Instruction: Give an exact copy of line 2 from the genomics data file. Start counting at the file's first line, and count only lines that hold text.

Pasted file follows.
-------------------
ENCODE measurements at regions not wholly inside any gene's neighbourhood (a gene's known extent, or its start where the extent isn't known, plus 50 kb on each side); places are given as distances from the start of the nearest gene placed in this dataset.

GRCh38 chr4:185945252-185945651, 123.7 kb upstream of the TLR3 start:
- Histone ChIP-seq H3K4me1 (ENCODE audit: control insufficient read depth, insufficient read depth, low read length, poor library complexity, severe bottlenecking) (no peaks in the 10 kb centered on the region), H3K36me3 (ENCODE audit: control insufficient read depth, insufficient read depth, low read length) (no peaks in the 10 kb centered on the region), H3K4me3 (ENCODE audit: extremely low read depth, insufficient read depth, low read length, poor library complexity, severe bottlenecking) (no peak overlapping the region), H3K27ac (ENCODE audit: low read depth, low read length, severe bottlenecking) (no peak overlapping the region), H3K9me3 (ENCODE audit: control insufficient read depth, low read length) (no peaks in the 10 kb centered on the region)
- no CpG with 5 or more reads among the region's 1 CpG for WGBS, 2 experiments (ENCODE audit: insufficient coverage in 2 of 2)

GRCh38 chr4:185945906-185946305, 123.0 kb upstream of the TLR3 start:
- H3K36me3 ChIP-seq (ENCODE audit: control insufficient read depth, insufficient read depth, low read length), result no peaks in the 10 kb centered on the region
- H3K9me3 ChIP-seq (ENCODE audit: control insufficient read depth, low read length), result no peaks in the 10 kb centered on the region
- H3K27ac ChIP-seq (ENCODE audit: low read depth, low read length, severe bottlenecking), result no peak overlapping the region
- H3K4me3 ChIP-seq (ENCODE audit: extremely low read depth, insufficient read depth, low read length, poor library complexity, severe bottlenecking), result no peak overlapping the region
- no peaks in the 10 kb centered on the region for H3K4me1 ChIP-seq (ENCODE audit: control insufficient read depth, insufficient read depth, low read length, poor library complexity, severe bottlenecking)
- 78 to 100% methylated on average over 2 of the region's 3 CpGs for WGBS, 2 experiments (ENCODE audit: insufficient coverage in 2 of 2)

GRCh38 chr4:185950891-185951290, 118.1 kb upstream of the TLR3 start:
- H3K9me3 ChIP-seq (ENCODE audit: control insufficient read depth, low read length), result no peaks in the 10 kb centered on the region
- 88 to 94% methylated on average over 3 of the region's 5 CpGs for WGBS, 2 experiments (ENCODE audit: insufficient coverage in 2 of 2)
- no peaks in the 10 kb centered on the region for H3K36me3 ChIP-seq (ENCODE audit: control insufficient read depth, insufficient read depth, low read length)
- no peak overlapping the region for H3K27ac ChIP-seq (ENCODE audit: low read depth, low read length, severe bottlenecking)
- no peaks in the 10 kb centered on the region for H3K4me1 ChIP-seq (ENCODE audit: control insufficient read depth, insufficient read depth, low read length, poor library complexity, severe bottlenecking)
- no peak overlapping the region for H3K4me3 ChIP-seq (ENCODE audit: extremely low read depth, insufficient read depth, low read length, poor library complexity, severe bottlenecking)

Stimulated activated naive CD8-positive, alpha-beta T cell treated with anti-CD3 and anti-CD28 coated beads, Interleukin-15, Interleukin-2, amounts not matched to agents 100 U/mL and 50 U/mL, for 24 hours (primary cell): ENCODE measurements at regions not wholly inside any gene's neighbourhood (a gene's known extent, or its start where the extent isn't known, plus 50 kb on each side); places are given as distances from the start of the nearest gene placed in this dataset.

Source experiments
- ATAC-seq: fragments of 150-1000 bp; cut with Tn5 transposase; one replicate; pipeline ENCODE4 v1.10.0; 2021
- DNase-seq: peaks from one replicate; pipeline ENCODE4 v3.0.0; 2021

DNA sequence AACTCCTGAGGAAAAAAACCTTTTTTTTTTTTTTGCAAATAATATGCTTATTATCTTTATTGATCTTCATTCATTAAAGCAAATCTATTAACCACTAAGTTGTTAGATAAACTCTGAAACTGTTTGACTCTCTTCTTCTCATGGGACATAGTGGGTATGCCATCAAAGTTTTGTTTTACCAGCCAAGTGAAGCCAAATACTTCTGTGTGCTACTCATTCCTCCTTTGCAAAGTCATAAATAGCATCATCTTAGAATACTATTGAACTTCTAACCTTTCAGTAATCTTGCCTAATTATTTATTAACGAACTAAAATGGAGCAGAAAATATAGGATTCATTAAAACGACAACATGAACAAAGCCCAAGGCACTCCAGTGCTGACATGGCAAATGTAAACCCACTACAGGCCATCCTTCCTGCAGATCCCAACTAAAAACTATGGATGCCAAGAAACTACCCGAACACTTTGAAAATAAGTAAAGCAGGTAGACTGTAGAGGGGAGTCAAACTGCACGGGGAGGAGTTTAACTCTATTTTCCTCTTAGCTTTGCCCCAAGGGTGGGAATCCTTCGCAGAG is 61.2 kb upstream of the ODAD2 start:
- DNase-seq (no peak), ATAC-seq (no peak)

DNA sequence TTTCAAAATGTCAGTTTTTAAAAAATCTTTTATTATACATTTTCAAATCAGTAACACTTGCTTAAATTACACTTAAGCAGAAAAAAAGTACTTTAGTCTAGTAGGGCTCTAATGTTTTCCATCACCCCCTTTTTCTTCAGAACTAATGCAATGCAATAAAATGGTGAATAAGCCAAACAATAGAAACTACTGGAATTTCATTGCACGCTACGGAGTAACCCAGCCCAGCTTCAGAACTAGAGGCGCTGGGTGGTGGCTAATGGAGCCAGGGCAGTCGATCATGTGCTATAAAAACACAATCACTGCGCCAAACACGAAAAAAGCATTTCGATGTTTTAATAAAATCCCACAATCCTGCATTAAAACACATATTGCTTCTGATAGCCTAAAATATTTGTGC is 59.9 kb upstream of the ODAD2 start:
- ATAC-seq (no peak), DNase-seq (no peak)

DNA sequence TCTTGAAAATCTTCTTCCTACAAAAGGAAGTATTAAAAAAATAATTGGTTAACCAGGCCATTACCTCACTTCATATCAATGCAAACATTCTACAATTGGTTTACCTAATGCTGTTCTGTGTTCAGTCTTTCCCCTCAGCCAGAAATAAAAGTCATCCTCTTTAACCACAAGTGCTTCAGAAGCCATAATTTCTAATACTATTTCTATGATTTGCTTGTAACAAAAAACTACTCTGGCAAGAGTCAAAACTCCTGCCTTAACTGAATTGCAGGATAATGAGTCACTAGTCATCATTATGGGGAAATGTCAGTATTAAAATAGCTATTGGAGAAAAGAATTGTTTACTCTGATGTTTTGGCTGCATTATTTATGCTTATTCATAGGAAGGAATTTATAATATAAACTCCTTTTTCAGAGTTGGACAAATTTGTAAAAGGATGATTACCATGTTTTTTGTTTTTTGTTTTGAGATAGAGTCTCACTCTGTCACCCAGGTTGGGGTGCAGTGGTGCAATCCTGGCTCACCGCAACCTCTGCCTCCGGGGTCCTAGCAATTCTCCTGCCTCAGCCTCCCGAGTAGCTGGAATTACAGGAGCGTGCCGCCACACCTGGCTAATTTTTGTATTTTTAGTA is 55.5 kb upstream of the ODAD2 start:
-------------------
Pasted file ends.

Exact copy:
GRCh38 chr4:185945252-185945651, 123.7 kb upstream of the TLR3 start: